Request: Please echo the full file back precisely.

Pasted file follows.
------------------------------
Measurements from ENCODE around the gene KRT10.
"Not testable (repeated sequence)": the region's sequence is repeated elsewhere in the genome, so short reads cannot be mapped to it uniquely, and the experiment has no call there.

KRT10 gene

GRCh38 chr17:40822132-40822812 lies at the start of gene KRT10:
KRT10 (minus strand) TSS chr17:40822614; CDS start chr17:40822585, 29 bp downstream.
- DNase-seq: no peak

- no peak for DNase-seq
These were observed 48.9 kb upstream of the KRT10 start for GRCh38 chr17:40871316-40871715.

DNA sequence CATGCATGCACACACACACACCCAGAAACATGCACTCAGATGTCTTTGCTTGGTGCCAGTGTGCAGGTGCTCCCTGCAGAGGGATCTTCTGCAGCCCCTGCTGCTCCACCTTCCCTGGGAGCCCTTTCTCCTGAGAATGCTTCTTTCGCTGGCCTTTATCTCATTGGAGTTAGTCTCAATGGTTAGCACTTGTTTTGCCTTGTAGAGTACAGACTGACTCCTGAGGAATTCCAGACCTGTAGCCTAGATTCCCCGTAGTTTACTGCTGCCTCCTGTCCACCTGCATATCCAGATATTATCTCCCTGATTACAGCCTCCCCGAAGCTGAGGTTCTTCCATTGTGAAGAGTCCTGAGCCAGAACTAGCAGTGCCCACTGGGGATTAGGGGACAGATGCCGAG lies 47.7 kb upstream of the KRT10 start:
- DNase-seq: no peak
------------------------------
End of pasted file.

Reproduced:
Measurements from ENCODE around the gene KRT10.
"Not testable (repeated sequence)": the region's sequence is repeated elsewhere in the genome, so short reads cannot be mapped to it uniquely, and the experiment has no call there.

KRT10 gene

GRCh38 chr17:40822132-40822812 lies at the start of gene KRT10:
KRT10 (minus strand) TSS chr17:40822614; CDS start chr17:40822585, 29 bp downstream.
- DNase-seq: no peak

- no peak for DNase-seq
These were observed 48.9 kb upstream of the KRT10 start for GRCh38 chr17:40871316-40871715.

DNA sequence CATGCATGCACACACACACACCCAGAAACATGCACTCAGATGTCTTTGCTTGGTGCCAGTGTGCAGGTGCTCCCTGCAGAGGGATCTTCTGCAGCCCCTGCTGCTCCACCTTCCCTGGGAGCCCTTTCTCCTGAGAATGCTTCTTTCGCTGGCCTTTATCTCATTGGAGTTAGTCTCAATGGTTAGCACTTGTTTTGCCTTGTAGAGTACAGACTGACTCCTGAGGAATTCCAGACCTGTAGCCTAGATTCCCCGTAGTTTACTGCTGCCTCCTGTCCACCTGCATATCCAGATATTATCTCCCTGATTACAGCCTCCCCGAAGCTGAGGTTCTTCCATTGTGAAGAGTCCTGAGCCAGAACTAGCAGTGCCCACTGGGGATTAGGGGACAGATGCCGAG lies 47.7 kb upstream of the KRT10 start:
- DNase-seq: no peak